Resources on the Craft of Area Rugs
Rug Stenciling Ideas from Royal Design Studio
Rug stenciling is a fun and economical way of decorating your floor. If you want to learn more, check these articles by the staff of Royal Design Studio, a California-based designer and manufacturer of rug stencils. Besides the wonderful photos of stenciled rugs, you can also learn how to do it yourself. One particular article talks about repairing a damaged linoleum floor through rug stenciling. Another article features a temporary stenciled exterior floor covering, while another one shows stenciled rug on a backyard and garden. The other articles have inspiring stenciling stories of known interior designers and home improvement expert Bob Villa.
This is a sparse site, covering just a few aspects of rug making and in only rudimentary detail. However, you can get a brief description and overview of how to make a braided rug, including materials and simple instructions for actually making a braided rug. There are also material lists and simple instructions for making hooked rugs, and latch-hooked rugs.
Making a Faux Braided Rug
This Web site features recipes to make your own faux braided rug. All you need is strips of fabric or bias and a length of rope, about ½" in diameter. The diameter will determine how thick your rug will be. The length of rope you have determines your finished rug's size. The bigger you want your rug to be, the more rope you will need to use. You simply wrap the fabric strip around the rope, and the rest of the instructions go from there as you will wrap the rope into an oval and stitch it into place.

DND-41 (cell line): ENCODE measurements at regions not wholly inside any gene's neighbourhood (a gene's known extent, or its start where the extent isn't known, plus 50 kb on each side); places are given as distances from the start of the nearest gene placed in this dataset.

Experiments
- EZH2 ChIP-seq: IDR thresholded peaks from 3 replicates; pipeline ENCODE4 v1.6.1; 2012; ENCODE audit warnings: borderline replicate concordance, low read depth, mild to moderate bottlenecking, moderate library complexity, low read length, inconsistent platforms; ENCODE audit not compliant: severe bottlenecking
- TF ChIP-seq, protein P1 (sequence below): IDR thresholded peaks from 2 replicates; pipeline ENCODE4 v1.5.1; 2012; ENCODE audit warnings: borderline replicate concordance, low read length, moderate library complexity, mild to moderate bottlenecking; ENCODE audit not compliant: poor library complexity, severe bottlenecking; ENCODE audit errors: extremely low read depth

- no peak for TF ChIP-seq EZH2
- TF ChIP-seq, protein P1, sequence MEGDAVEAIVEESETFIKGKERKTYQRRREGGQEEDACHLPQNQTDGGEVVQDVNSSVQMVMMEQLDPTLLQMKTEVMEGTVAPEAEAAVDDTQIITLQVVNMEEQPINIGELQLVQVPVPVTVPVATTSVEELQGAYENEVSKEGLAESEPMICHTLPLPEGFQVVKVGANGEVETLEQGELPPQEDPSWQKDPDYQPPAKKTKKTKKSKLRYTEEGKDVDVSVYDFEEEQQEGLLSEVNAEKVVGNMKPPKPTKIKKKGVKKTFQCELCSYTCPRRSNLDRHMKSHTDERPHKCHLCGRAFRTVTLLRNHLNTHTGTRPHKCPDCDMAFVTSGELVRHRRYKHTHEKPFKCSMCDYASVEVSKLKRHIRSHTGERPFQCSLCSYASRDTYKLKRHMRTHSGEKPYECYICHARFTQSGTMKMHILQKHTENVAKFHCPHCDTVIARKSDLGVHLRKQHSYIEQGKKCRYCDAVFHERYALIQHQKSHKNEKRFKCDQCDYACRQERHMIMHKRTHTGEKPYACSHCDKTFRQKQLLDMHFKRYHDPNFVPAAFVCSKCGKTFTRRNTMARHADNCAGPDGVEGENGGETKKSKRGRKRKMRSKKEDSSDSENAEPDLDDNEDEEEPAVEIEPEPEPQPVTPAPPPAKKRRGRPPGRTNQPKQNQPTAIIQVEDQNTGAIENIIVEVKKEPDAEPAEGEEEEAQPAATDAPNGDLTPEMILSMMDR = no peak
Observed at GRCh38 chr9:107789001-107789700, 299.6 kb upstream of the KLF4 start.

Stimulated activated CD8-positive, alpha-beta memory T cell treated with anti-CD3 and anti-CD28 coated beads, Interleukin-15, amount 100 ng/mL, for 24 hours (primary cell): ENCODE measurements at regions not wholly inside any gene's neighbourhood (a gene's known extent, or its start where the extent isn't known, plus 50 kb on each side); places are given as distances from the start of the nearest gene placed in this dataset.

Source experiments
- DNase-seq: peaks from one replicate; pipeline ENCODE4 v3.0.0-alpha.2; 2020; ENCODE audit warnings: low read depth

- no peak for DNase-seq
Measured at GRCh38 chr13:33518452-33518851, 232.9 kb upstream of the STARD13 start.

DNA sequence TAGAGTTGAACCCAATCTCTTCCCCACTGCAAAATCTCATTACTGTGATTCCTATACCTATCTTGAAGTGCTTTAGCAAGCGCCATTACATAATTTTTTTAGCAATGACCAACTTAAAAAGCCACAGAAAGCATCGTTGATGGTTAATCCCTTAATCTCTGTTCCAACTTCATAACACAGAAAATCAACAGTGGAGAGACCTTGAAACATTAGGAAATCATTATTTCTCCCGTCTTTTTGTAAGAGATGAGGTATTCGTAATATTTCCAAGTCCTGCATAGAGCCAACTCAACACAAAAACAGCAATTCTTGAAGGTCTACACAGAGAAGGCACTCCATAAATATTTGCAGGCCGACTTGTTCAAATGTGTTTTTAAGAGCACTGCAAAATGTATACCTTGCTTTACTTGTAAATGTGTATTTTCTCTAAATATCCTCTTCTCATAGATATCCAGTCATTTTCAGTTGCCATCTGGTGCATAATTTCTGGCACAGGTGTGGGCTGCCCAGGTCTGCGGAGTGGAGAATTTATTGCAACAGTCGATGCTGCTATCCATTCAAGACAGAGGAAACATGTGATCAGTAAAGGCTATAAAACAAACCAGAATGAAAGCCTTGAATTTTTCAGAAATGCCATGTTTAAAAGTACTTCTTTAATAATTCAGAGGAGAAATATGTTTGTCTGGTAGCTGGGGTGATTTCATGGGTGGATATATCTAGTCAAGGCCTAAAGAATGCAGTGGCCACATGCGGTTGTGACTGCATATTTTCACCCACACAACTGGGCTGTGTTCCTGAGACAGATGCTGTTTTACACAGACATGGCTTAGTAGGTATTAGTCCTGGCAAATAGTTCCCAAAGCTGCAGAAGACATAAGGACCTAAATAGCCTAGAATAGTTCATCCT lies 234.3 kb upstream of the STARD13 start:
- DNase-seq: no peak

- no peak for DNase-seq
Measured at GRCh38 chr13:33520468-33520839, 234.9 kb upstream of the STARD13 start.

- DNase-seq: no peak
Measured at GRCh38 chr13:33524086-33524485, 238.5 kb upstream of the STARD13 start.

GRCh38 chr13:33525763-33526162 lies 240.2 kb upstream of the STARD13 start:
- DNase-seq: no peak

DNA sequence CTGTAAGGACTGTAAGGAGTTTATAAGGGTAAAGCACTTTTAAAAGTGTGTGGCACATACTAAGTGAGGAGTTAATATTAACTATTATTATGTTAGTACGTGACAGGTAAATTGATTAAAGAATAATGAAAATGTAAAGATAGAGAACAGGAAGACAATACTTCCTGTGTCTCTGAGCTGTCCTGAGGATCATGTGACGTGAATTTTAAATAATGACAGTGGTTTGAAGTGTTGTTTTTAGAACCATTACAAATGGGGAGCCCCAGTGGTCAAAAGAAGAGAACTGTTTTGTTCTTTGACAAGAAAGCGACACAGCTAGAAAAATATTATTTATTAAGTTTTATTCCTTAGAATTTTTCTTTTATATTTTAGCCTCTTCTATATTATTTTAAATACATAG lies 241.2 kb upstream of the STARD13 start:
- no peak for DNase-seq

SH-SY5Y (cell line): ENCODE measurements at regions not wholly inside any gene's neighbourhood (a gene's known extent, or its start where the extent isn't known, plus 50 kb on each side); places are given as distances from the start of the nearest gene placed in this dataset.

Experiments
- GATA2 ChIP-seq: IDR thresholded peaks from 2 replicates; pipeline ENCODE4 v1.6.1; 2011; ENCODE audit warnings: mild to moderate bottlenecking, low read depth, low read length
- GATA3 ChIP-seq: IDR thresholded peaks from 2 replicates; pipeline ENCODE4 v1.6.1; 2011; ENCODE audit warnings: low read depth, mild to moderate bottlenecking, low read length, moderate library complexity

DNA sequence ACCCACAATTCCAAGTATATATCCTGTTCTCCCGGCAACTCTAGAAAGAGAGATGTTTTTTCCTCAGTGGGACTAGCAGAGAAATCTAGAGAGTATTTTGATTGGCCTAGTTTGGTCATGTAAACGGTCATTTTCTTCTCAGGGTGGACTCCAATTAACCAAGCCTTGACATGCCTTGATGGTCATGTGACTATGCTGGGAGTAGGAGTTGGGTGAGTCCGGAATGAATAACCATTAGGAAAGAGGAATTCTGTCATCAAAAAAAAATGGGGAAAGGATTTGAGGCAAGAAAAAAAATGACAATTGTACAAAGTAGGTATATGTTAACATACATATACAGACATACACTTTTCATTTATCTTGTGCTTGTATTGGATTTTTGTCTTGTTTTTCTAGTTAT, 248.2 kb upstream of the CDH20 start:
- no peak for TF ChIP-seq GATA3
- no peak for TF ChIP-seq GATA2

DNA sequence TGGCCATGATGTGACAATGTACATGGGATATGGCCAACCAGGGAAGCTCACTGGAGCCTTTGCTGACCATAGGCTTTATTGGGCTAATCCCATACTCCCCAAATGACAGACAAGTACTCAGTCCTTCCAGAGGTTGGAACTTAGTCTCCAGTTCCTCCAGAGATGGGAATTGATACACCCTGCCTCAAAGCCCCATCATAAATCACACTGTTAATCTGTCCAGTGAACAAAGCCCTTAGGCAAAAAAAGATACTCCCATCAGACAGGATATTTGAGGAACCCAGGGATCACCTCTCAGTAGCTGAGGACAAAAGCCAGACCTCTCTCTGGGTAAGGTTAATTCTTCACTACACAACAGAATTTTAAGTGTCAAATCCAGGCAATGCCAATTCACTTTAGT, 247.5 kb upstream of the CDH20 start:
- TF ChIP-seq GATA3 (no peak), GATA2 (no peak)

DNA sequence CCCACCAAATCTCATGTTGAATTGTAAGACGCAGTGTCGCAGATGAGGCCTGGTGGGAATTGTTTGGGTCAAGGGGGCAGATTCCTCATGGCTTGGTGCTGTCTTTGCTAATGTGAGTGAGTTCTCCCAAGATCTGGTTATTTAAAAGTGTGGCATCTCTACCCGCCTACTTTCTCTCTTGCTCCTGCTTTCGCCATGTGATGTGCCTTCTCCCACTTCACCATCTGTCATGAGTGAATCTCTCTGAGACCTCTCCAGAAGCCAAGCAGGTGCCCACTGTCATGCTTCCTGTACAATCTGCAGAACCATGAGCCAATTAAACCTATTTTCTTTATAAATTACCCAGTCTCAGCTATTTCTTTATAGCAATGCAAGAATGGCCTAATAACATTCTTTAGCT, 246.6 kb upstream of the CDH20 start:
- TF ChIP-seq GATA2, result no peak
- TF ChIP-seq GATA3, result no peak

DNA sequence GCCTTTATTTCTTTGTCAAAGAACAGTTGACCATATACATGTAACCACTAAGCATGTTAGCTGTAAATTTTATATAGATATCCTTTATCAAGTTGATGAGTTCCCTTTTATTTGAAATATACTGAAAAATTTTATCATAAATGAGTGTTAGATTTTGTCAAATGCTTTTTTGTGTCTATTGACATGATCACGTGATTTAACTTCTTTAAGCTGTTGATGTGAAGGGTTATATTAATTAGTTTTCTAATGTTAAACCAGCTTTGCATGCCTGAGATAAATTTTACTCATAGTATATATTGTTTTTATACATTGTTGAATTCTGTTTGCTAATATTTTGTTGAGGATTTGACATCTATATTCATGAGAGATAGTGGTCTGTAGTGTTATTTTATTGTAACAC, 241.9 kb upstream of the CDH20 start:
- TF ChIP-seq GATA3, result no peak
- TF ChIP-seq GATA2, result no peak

Making a Rug by Zapotec
If you've ever wondered how rugs are made, this Zapotec rug website features instructions for making your own rug. First, the material is cleaned and subsequently carded, or brushed. Next, wool is spun to make yarn. Dyeing takes place next, and involves adding pigment to the yarn. Finally, weaving the rug produces the final product.
Binding Hooked Rug Edges
This article teaches you how to bind hooked rug edges. Joan Moshimer, the author, explains that you need to machine stitch the burlap about 1" beyond the outside line of your pattern, going across the corners. She says because the greatest wear and tear on rugs is the edging, they must be bound or faced on the edges. She offers two methods for binding rug edges. One is done before you start hooking and the other when you are done. Either way is good, but she believes the latter is better among many people.
Rag Rugs by Louisa and Lewis Creed
Rag Rug making is a very personal experience for Louisa and Lewis Creed. This team eats, sleeps and dreams rag rugs. Click on LOUISA and read a fascinating article about how she goes about designing and making one of her rag rug masterpieces. For Louisa there is virtually no difference between making a rag rug and painting a rag rug. For her, bits and pieces of rags and cloth are the same thing that paints are to a painter. And when you see her completed works of art you will agree that her rag rugs are as close as anyone's every likely to come to painting with rags. There is also a profile of Lewis Creed, who came to rag rug making later than he wife, Louisa, but who is already exhibiting his works in many venues. The many photos of the Creed's rag rugs are an inspiration to anyone who is thinking of starting this ancient craft.
Rug Hooking and Dye Information
Resources for rug hooking are available at this website, which includes informative links to rug websites. Her books Dyeing Without Dye and Dyeing by the Number are expert resources. Site also includes a gallery of her rug creations.